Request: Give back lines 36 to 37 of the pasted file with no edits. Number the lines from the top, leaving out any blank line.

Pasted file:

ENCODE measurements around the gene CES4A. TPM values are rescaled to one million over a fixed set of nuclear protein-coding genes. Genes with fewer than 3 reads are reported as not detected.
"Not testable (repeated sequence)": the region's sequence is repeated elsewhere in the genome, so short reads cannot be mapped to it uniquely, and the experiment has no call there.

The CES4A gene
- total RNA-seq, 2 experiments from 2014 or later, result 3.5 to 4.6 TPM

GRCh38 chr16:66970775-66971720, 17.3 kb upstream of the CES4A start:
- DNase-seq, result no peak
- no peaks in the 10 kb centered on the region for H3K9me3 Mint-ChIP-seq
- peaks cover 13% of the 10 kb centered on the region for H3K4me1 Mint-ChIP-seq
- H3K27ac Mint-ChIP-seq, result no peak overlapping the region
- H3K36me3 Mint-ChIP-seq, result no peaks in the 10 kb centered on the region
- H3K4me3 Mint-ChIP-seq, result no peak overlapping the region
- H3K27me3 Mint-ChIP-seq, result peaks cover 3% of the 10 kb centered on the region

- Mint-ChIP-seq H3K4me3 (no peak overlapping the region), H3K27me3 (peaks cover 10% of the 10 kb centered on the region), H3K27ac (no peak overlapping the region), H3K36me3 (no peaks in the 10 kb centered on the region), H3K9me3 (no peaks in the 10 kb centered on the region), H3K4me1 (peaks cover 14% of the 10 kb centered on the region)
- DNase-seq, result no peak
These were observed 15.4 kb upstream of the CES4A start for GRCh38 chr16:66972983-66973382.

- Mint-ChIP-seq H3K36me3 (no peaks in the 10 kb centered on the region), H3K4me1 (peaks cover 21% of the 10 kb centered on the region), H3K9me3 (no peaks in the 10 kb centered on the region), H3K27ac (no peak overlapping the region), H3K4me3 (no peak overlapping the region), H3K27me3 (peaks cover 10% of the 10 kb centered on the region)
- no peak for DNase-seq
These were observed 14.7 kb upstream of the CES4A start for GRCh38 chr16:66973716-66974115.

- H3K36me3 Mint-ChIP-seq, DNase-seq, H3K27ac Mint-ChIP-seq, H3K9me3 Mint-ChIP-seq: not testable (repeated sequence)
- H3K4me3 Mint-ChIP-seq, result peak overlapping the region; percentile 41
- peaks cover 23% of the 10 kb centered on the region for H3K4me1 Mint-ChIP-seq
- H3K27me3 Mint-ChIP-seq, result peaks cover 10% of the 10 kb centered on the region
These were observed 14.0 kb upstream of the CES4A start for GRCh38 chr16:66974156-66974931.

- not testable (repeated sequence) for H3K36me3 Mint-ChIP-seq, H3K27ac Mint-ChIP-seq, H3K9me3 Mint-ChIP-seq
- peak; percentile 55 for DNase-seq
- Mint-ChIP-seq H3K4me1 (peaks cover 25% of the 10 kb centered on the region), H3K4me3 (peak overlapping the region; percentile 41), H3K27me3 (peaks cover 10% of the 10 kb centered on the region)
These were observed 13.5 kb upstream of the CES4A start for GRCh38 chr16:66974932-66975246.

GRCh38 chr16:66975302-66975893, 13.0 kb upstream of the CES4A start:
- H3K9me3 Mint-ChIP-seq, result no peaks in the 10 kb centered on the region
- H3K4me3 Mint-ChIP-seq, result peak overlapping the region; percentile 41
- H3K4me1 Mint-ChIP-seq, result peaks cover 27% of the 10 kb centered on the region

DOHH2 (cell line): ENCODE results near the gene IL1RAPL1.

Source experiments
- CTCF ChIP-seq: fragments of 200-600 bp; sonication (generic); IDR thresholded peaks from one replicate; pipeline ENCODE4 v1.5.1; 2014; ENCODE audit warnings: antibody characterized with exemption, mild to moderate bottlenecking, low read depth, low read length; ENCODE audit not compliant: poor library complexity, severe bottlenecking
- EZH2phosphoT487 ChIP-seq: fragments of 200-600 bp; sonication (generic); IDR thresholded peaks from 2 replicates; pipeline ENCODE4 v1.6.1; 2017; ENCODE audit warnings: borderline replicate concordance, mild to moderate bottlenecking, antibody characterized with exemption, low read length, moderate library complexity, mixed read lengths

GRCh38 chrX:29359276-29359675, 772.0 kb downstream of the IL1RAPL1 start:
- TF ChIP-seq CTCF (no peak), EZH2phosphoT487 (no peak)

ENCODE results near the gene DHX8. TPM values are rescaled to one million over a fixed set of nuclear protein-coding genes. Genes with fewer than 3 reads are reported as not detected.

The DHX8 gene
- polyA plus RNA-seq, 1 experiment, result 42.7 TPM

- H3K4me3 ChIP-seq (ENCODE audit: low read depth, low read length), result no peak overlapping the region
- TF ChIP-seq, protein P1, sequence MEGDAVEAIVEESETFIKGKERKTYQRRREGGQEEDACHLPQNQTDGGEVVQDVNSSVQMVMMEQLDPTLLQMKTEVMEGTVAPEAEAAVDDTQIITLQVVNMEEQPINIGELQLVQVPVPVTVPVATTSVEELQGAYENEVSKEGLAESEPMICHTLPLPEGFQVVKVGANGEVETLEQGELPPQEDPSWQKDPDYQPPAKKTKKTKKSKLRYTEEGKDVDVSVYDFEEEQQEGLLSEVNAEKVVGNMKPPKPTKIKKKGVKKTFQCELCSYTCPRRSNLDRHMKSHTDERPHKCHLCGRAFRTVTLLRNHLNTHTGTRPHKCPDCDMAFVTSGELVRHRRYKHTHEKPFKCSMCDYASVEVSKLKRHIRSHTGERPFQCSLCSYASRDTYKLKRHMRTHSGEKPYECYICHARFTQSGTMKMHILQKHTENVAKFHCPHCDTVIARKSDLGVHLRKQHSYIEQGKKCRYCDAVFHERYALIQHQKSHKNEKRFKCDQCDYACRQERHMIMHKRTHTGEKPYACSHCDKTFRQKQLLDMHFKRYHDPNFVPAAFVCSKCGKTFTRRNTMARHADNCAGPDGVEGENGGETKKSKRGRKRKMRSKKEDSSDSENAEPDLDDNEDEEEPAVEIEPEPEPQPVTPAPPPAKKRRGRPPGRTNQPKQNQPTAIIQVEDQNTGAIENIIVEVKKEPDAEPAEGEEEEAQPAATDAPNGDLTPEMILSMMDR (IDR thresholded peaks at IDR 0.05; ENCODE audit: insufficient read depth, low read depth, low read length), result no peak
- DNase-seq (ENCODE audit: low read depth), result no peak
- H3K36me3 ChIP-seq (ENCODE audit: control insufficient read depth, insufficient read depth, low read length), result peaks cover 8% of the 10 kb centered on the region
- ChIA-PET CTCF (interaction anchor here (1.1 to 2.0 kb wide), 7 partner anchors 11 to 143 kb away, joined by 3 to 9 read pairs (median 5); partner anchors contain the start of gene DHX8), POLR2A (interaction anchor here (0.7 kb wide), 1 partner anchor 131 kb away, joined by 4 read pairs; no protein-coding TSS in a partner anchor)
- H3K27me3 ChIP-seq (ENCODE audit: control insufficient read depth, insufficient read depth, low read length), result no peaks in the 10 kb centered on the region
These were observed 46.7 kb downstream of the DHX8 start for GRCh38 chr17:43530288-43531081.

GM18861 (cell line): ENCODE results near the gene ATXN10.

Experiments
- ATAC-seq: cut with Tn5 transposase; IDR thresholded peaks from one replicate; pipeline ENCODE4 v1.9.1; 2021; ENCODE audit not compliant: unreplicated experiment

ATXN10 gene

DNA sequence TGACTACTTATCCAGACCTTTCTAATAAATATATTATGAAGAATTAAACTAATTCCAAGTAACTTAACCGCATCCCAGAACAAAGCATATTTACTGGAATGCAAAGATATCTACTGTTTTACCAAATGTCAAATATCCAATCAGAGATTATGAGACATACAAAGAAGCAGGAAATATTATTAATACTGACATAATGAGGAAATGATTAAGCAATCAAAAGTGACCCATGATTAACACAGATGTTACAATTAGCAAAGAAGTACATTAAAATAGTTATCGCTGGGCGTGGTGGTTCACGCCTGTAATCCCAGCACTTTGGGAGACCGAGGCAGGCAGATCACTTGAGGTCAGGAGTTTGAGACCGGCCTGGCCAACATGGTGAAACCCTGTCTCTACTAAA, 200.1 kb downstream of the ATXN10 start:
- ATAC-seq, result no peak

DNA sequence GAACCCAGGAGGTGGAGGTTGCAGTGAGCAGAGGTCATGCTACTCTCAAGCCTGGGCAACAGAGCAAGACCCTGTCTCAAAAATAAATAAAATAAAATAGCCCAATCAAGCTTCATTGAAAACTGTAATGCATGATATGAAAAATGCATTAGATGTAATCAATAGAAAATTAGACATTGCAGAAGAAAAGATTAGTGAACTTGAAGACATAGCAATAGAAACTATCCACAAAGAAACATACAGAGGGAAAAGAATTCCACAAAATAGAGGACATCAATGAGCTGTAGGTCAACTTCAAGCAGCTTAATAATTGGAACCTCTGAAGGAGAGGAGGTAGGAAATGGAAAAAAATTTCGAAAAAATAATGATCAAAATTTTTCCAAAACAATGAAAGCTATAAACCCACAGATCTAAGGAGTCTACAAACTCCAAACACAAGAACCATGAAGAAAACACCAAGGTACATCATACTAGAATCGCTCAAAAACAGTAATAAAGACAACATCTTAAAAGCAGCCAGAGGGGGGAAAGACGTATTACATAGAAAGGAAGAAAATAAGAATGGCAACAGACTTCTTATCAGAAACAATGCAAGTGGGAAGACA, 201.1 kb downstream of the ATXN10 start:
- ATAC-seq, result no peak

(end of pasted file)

GRCh38 chrX:29359276-29359675, 772.0 kb downstream of the IL1RAPL1 start:
- TF ChIP-seq CTCF (no peak), EZH2phosphoT487 (no peak)